Eyjolf was all alive again, and sends Spy-Helgi again round Geirthiofsfirth; and now he takes food with him, and is away a week, and lies in wait to catch sight of Gisli. At last one day he sees a man come out of a hiding-place, and knows Gisli at once. As soon as he sees him he goes back and tells Eyjolf what he had seen.
Now Eyjolf sets off with eight men, and makes for Auda’s house in Geirthiofsfirth; but they do not find Gisli there, and now they beat all the thickets thereabouts, and still cannot find Gisli. Then they go back to Auda’s house, and Eyjolf offers her a great sum of money if she will betray Gisli; but she would do nothing of the kind. Then they threatened to maim her, but it was all no good, and they had to go back as wise as they came. This was thought a most shameful journey for them; and Eyjolf stays at home all that autumn.
But though Gisli had not been hunted down, he sees plain enough that he must be taken, and that very soon, if he stays there. So he breaks up from home, and goes along the coast to Strand, and rides to see his brother Thorkel at “the Combe.” He knocks at the door of the sleeping-house in which Thorkel is abed, and he gets up, goes out, and greets Gisli.
“I want to know, now,” said Gisli, “if thou wilt yield me any help? I look to thee for comfort and countenance, for now I am hard pressed, and I have forborne to do this for a long time.”
But Thorkel gave him the old answer, and said outright he would give him no help that might get himself into trouble. Silver and horses he would give him, if he needed them, or anything else, as he said before, but nothing besides.
“Now I see,” said Gisli, “that thou wilt not help me. Give me now three hundred in wadmel, and make up your mind that henceforth I shall not often ask thy aid.”
Thorkel does as he wishes, and gives him the woollen and some silver. Gisli said he would take what was given him, but added he would not behave so meanly were he in Thorkel’s place. At their parting Gisli was very down-hearted.
Now he goes out to Vadil, to the mother of Gest, the son of Oddleif, and reaches her house before dawn, and knocks at the door. The housewife goes to the door. She was often wont to harbour outlaws, and she had an underground room. One end of it opened on the river-bank and the other below her hall. One way see the ruins of it still. Thorgerda–for that was heir name–made Gisli welcome. “I am willing enough thou shouldest stay here awhile, but I am sure I can’t tell whether this is not mere old wife’s talk.”
Old wife’s talk or not, Gisli was willing to take it as it was meant, and said he had not been so well treated by men that better things were not to be hoped for from women.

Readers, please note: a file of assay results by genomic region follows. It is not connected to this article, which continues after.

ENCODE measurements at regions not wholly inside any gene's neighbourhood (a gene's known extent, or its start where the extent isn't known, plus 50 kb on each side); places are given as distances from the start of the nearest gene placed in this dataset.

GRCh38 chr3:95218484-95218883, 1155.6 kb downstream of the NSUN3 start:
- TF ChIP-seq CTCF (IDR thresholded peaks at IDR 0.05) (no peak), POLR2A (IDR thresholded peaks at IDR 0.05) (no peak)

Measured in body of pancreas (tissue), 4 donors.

So Gisli stays there that winter, and he was never better cared for in all his outlawry than there.
As soon as ever the spring came Gisli fares back to Geirthiofsfirth, for he could not bear to be any longer away from Auda his wife, so much they loved each other. He is there that summer by stealth, and up to autumn. And now as the nights lengthen the dreams lengthen with them, and that worse dream-wife comes oftener and oftener to him, and he has hard nights. Once he says to Auda, when she asks him what he had dreamt, and his answer was in verse:
“A weary wife now haunts my slumber;
If dreams be true, as oft they be,
Not many winters shall I number,
No tongue shall ‘Graybeard!’ shout to me:
This dream-wife bids me peak and pine,
Vain ’tis to try to break her spell
But little care I, darling mine!
I dream, but slumber soft and well.”
And now he tells her that that worse dream-wife was ever coming to him, and wishing to sprinkle blood over him, and to smear and bathe him in it; and that she looked spitefully on him. Then he chaunted:
“Still my dreams are heavy-hearted,
Still my evil genius lowers;
All my mirth hath clean departed,
Mine no more are blithesome hours:
Sleep no sooner seals my eyelids
Than a loathly wife appears,
Bathed in blood and gore-bedabbled,
Drenching me with dew of spears.” 1
And again he chaunted:
“Darling wife, I now have uttered
All my mind about my dreams
Nothing hidden, nothing muttered,
Words of truth welled out in streams:
Wrath now riseth hour by hour,
Worse my foes shall feel my hand–
High-born chiefs, whose haughty power,
Marked me with an outlaw’s brand.”
1 Periphrasis for blood.
From: The Story/Saga of Gisli the Outlaw
Translated From The Icelandic Sir George Webbe Dasent D.C.L. With Illustrations By C. E. St. John-Mildmay